We rarely perform in typical concert spaces, so we rarely have perfect acoustics. We spread our activity over a very broad base of repertoire, and have far too little rehearsal time. We do hold auditions, as a certain standard of playing is required to come on tour, but this is more to ensure that the difficulty of the music won’t be a barrier to anyone’s participation than awarding (or withholding) places within a ranking system. We also ask players to do spontaneous, creative tasks away from their instruments as part of their audition. It is important to us that they can learn to lead audience participation, and play just as confidently in early childhood, healthcare or challenging social settings.
We genuinely value the social and practical contributions of the orchestra members on a par with their contributions as players; all of us share cooking, cleaning and stage management tasks. As a result, we've witnessed substantial personal growth, positive shifts in mental health and genuinely delightful branches of self-directed and entrepreneurial activity emerge among the players.
We extend that open-ended philosophy to the audiences we meet: no type or size of audience is any more legitimate or deserving of our endeavours than any other. On one tour, we played for a crowd of hundreds one night, and one man and his dog the next morning. We’ve played for (and been conducted by) the First Minister of Scotland; we’ve played for workers in a warehouse during their tea-break; we’ve played at the Glasgow City Mission, just hours after one of their regular users was set alight as they slept in a nearby doorway (on this occasion, the sense of welcome, quiet connection between musicians and audience, and communal agreement that singing and dancing together was the best way to respond to life’s vagaries, was palpable). It’s utopian, sure – full-time professional ensembles could not adopt this model wholesale without close to 100% state funding. But in a time of reflection on the systemic, patriarchal legacies carried forward, both on and off stage, Nevis provides both a robust and undeniable challenge to the status quo, and a tantalising glimpse of possible alternatives.
That two conductors share the podium is quite a unique thing to Nevis, and we’ve come to realise it is a crucial ingredient in establishing this unique network of conditions. For the two of us, it gives us a chance to share our knowledge of specialist repertoire with each other, draw from a far broader base of knowledge and opinion when programming the tours, consult with each other about the pacing of the concerts, monitor each other’s health and energy levels on long tours, and provide support to each other on gruelling days. It also means that when one of us is waving their arms, the other can be listening more acutely to the ensemble to keep track of their musical health and energy, going out into the audience to start conga lines, handing out flyers to promote our work in the community, helping out with extra percussion duties, or having a well-earned cuppa.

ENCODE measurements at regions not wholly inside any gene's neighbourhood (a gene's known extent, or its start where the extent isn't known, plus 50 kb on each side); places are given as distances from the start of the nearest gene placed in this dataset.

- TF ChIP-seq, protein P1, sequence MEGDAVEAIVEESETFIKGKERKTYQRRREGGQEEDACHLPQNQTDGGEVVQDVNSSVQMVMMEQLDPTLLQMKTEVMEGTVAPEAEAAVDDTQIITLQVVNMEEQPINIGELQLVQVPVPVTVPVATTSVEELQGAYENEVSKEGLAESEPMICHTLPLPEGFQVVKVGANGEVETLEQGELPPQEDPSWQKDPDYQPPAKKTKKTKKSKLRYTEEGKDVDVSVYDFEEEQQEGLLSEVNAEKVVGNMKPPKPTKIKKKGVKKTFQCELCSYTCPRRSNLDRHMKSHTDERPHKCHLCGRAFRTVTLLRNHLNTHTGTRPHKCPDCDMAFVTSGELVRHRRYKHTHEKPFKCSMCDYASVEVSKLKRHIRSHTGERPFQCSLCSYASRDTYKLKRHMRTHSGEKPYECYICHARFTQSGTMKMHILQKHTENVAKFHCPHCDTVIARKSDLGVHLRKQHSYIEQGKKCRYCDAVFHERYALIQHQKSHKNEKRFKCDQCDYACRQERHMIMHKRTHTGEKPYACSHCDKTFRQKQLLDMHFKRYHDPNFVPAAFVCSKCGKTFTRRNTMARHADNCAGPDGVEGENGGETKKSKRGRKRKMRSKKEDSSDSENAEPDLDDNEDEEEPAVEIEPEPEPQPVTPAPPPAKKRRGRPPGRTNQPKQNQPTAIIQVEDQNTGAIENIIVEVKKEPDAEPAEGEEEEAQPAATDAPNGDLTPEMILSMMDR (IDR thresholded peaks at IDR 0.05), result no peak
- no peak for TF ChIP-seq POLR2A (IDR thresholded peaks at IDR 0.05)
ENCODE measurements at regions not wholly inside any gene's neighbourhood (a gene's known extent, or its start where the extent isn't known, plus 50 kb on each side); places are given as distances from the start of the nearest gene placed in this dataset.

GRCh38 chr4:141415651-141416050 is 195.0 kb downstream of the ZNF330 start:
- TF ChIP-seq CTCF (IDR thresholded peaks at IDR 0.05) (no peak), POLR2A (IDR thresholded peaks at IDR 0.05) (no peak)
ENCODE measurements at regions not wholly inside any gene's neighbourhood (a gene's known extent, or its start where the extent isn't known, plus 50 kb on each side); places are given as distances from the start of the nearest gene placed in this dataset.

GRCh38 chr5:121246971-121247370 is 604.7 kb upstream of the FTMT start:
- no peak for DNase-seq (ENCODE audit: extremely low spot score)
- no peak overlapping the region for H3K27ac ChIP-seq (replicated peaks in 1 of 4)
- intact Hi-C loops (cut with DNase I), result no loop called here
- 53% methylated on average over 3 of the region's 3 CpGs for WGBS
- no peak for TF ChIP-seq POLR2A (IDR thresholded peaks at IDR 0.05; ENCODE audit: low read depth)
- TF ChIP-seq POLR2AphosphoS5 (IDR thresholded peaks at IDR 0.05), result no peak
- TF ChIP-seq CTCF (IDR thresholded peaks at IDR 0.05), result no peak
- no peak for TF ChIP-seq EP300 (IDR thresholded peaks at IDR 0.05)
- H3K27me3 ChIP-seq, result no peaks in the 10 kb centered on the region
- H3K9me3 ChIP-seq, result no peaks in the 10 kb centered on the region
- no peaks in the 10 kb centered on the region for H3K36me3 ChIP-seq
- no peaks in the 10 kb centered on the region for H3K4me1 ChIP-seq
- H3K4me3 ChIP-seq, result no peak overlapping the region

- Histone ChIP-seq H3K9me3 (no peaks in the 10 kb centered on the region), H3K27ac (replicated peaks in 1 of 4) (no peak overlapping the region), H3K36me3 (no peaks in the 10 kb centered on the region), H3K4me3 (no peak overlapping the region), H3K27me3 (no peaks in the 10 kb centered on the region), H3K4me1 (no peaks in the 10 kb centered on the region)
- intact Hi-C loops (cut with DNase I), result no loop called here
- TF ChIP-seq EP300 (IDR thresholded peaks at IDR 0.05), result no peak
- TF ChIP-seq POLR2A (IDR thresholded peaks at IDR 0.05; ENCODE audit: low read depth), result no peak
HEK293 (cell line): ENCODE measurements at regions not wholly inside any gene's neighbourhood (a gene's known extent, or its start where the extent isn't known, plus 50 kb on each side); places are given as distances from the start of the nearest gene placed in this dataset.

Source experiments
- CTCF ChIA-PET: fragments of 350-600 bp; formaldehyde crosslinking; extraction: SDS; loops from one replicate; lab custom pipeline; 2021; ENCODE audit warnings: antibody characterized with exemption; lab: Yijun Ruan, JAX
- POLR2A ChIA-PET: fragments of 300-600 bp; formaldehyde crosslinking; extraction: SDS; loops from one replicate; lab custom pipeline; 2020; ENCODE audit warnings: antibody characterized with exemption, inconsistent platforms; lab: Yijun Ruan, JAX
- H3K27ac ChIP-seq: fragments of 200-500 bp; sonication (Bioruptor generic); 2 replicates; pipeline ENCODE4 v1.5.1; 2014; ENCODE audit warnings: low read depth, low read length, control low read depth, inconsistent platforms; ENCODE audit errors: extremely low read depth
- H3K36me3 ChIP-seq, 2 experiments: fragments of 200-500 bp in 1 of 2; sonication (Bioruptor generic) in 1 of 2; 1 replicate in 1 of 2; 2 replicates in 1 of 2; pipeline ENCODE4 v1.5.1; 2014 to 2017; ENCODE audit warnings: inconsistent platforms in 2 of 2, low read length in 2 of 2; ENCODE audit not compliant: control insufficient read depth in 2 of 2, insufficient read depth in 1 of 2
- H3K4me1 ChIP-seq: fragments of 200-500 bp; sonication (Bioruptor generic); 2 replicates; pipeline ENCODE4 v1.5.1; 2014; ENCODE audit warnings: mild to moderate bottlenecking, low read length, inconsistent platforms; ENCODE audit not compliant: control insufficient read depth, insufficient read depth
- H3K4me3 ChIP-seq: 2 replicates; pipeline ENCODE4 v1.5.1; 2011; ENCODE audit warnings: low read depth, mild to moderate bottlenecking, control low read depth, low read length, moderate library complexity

What insights could other orchestras glean from our experience, if they are tempted to take the red pill and dive head-first into shared artistic leadership? For one thing, it opens up real and practical ways for bringing about equitable representation, beyond right-on Instagram posts and specialist diversity weeks or concerts. In the case of Nevis Ensemble, it gives us a balanced (albeit, binary) gender mix; the model could just as easily be repurposed to ensure conductors of underrepresented ethnicities, or those working with disabilities, are brought to the leadership positions they deserve - though, let me stress, it should not require dual leadership for that to occur. I would encourage you to see dual leadership as a way to increase a wealth and diversity of ideas, leadership styles and skills to the organisation, as opposed to a sticking plaster over an HR problem. That is to say, don't use it to fix a perceived deficit; rather, think of it as a wonderful tool to give you access to a surplus you didn't realise was possible.
Having no fixed point of direction in front has taken some getting used to for the musicians, but in turn, they have developed a far greater sense of personal responsibility, initiative and creativity. It has also meant that spaces with impossible sightlines or cavernous dimensions can be transformed - aurally and visually - by spatialised performances, with both of us conducting a different subsection of the orchestra simultaneously, opening up the range of places in which (and therefore the range of communities to which) we can perform. In 2020 we commissioned our first 2-conductor work, Breathe and Draw from composer Alex Ho.
Overall, and at its furthest remove from orthodox orchestral culture, Nevis is firmly about individuals. We try our best to recognise that the orchestra is a set of individuals, performing for an audience full of individuals, in the hope that experiences shared at this level lead to more connected communities - even if just for the length of the performance. So, above all, we hope that changing the conductors throughout the concert shifts the audience's focus, and helps them pay greater attention to the people who actually make the sound - the players, and allows them to formulate their own response to the music, without the conductor-as-conduit framing the concert experience for them.
Rather than being confronted with a single orchestra making the same movements, dressed in the same clothes, directed by a single artistic will, we hope that each person (or small animal) in the audience sees 40 individuals, each having their own experience of the same thing - the music. In this way, the audience and the orchestra are one, and the leadership is actually in the middle, not at the top.